Goucher, Gale and Myer’s Hairspray does exactly what it says on the bottle: Nottingham’s Theatre Royal burst with colour and glitter in this feel-good, fabulous musical. Yet the rawness of the racial issues of 1960s America remains intact with the uncomfortable realities woven comfortably into the uplifting and energetic show.
The multi-coloured lights shining on the audience followed by the opening set of a ginormous psychedelic bed are the first signs of the overwhelming colours to come. I have never seen such an array of clashing costumes which would be grotesque if they didn’t match the exuberance of the overall performance; with Edna, played by Matt Rixon, being particularly memorable as a vision in pink sparkles roaming the stage.
“The set is the weakest part of the production”
Takis’ set is not as impressive as the outfits though, being fairly basic with a screen being used at the rear of the stage to project different locations. This felt rather out of place and underwhelming, but the few bold pieces such as a brick wall which opens and ejects furniture, some descending neon basketball hoops and the monstrous, purple, exploding hairspray bottle at the end of the show improve the overall aesthetic. The set is the weakest part of the production, being too minimalistic for a musical, but the singing and dancing more than made up for it.
Singing across the show is of a great standard but there are certainly some performances which stand out. Edward Chittick’s voice in ‘It Takes Two’ is flawless, totally encapsulating the smooth, seductive character of Link Larkin, and Gina Murray, as Velma Von Tussle, nails the high notes despite being lifted into the air and thrown around at the same time.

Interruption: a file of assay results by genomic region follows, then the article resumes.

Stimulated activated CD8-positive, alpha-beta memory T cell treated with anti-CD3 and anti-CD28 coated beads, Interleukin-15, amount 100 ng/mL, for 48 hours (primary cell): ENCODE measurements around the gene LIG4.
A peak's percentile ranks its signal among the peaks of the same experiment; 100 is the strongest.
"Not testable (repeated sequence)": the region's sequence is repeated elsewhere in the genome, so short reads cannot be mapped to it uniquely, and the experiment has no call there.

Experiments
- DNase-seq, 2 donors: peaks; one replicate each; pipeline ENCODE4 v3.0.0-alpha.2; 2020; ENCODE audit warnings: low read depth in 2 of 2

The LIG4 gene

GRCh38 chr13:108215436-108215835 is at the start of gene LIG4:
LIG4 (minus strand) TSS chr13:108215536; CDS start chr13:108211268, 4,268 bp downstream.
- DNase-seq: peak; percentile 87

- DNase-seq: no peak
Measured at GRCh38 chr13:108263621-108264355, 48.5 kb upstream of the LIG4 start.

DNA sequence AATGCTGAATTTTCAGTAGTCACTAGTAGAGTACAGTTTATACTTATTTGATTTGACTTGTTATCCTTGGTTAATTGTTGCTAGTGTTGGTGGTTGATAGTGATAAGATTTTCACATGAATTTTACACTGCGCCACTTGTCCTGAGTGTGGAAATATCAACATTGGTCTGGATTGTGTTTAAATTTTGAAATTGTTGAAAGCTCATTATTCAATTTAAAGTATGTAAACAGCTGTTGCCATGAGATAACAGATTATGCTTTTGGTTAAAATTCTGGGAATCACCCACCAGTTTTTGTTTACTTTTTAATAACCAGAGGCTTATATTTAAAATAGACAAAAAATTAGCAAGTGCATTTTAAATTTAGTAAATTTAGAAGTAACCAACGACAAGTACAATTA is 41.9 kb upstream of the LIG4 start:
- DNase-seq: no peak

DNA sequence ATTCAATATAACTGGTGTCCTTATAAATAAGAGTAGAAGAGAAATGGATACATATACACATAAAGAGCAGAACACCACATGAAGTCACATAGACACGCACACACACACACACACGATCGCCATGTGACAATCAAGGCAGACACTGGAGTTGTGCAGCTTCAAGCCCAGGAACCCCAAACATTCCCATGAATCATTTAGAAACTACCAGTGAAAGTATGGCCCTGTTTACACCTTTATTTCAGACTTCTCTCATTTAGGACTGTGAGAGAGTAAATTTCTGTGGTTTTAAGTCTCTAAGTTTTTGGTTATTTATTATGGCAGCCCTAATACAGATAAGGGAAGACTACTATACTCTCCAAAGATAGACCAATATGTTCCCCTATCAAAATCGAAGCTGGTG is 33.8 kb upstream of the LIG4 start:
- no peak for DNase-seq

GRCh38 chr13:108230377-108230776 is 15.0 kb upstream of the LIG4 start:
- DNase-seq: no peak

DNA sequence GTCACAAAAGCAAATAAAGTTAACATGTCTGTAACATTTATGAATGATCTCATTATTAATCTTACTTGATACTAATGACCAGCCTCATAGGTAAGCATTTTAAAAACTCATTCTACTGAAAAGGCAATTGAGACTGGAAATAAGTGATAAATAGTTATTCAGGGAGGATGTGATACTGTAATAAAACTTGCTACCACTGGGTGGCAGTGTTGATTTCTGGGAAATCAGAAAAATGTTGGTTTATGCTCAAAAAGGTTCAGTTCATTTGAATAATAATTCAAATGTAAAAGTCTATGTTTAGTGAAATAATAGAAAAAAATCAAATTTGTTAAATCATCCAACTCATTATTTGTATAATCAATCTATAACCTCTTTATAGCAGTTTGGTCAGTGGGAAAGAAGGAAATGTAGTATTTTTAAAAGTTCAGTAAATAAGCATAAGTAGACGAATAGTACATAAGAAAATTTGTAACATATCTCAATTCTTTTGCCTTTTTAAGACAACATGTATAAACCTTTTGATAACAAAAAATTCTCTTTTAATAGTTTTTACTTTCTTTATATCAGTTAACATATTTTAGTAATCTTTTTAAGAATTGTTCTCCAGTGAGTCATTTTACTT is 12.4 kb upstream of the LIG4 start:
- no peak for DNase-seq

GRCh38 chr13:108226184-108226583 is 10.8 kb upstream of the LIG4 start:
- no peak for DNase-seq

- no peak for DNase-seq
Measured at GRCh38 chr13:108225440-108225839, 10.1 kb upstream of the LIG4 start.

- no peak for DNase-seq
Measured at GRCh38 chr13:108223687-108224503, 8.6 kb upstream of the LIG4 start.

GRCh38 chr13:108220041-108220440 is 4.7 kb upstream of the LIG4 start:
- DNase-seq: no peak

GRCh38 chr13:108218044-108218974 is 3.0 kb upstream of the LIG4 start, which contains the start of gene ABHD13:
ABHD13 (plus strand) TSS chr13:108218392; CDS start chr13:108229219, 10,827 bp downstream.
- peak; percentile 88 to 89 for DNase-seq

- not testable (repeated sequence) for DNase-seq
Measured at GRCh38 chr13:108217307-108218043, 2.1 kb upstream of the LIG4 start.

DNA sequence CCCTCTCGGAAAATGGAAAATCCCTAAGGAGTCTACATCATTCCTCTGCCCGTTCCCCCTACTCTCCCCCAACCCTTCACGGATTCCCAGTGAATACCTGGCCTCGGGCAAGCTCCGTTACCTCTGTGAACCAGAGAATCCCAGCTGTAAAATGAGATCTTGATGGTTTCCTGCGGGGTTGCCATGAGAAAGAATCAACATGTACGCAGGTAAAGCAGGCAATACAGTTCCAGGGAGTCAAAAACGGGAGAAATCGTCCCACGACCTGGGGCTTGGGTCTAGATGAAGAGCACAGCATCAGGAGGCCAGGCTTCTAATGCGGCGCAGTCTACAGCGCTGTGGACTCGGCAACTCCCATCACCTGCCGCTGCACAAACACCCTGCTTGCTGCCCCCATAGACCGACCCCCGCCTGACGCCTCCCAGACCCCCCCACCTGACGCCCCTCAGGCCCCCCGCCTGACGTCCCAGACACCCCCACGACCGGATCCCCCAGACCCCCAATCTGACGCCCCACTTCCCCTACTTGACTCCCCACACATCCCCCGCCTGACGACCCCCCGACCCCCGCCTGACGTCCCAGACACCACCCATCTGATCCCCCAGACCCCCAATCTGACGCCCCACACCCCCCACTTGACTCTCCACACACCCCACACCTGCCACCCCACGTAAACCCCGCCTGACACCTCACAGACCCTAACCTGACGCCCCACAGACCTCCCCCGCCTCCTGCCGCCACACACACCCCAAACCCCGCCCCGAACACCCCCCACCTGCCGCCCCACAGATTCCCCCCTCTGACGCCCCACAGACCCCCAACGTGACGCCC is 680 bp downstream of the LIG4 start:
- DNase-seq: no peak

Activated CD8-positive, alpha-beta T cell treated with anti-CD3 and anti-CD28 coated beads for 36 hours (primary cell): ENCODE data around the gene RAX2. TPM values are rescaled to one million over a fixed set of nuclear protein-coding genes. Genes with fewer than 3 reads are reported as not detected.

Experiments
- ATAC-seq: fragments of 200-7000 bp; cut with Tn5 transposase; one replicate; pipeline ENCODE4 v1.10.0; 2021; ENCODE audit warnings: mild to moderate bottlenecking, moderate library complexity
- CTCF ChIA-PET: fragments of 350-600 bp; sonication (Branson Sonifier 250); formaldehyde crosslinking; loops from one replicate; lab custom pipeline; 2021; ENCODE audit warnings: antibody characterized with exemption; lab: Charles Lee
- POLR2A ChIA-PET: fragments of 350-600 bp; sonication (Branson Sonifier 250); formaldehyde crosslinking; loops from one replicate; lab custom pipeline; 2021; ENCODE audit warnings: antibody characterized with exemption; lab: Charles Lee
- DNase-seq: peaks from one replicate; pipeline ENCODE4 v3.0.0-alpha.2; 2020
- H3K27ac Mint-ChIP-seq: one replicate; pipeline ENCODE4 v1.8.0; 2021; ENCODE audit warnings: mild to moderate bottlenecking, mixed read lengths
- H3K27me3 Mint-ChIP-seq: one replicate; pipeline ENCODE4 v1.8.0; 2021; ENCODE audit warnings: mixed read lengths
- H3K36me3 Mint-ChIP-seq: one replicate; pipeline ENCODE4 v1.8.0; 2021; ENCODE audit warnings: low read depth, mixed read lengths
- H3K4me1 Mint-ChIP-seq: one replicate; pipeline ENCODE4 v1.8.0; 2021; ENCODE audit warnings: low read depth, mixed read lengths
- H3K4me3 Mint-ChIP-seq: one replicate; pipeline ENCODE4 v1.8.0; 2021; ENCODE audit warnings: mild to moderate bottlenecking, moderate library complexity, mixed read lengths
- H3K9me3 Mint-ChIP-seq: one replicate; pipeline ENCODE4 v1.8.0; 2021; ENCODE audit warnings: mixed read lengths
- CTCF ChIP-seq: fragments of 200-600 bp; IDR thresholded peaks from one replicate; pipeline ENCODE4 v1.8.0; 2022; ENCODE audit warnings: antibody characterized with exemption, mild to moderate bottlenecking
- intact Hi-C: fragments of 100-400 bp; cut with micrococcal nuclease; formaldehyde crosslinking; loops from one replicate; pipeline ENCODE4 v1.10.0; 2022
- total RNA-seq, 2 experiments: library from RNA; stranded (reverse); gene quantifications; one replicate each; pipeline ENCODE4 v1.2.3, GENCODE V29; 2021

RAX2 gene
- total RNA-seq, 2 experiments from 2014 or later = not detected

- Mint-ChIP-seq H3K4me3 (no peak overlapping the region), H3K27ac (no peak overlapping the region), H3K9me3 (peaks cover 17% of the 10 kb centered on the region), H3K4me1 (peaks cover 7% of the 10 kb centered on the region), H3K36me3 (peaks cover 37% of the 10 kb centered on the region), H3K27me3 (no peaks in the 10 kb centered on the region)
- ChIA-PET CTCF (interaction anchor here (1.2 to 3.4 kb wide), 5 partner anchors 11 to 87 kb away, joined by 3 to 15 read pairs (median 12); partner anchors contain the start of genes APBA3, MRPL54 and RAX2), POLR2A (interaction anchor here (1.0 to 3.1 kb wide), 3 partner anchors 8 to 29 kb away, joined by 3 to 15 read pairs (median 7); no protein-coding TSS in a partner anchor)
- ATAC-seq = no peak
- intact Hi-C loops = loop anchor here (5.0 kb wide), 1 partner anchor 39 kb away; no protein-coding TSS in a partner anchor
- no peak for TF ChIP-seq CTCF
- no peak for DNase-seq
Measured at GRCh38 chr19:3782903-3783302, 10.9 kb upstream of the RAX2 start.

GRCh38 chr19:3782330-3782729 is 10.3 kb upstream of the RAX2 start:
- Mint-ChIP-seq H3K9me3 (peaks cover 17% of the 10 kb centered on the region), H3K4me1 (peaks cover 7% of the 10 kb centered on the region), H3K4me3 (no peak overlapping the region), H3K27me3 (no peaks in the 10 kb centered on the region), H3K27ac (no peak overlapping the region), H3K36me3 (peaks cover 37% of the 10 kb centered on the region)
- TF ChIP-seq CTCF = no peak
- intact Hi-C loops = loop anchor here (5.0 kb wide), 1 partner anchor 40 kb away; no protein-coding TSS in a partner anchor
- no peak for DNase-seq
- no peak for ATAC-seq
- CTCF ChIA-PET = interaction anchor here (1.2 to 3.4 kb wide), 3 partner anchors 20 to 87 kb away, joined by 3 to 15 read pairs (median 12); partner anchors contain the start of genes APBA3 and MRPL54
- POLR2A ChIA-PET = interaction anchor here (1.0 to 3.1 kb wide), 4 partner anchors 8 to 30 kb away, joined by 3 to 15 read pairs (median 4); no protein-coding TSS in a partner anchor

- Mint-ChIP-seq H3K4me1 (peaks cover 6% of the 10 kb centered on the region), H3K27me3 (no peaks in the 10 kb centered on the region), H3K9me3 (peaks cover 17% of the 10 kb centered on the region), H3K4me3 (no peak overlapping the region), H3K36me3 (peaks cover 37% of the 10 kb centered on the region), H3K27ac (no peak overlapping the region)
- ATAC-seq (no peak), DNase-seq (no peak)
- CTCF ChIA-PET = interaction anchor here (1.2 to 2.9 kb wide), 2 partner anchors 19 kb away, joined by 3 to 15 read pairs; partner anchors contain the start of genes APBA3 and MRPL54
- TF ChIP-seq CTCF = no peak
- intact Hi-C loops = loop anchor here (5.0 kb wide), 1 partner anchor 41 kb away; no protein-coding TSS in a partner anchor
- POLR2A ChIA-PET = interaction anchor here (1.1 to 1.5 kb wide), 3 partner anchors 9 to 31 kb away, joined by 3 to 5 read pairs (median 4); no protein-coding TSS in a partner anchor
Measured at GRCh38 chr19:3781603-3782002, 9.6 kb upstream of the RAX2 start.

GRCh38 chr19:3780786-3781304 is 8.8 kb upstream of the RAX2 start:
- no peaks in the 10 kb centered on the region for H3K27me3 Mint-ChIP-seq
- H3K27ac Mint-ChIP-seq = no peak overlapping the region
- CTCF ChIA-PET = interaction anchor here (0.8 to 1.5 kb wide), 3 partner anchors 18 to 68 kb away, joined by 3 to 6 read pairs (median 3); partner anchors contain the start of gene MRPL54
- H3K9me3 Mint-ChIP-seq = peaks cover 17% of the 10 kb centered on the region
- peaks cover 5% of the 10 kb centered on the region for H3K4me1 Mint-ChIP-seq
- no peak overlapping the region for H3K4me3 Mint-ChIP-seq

“I was thoroughly moved by this performance”
However, it is Brenda Edwards, as Motormouth Maybelle, who steals the show in the powerful song ‘I Know Where I’ve Been’. Drew Mconie’s choreography for this scene along with Richard Atkinson’s talented band and Edwards’ astoundingly soulful voice creates such a strong sense of solidarity and emotion that there was a standing ovation in the final moments of the song – an unusual phenomenon in the middle of a show. I was thoroughly moved by this performance; a definite highlight of the night.
The dancing and acrobatics of the actors are impressive throughout the musical, with Layton Williams’ effortless moves and backflips evoking cheers from the audience and the ensemble’s numbers slick and full of energy. The use of spotlights is effective in emphasising the polished dancing and choreography but it is when the mood of the show shifts towards that which is intimate and relaxed that it creates such a rapport with the audience.
“Spurred on the already hysterical laughter in the audience”
It is Matt Rixon and Norman Pace’s duet ‘You’re Timeless To Me’ that is not only heart-warming but hilarious, with the male actors playing on their gender and the relationship between their characters Edna and Wilbur in an informal manner, even breaking out of character in laughter at some points which spurred on the already hysterical laughter in the audience. The sexual innuendos and jokes passed between the two along with their believable caring relationship makes them such a dynamic and loveable duo.
Hairspray tugs at your emotions, making you feel ashamed for being associated with the despicable white characters of Amber and Velma Von Tussle and proud to be in solidarity with the oppressed men and women, whilst getting caught up in the romantic relationships throughout the musical. This show leaves you dancing in the stalls whilst reflecting on the ramifications of segregation and the power of selfless action.
Images courtesy of Nottingham Theatre Royal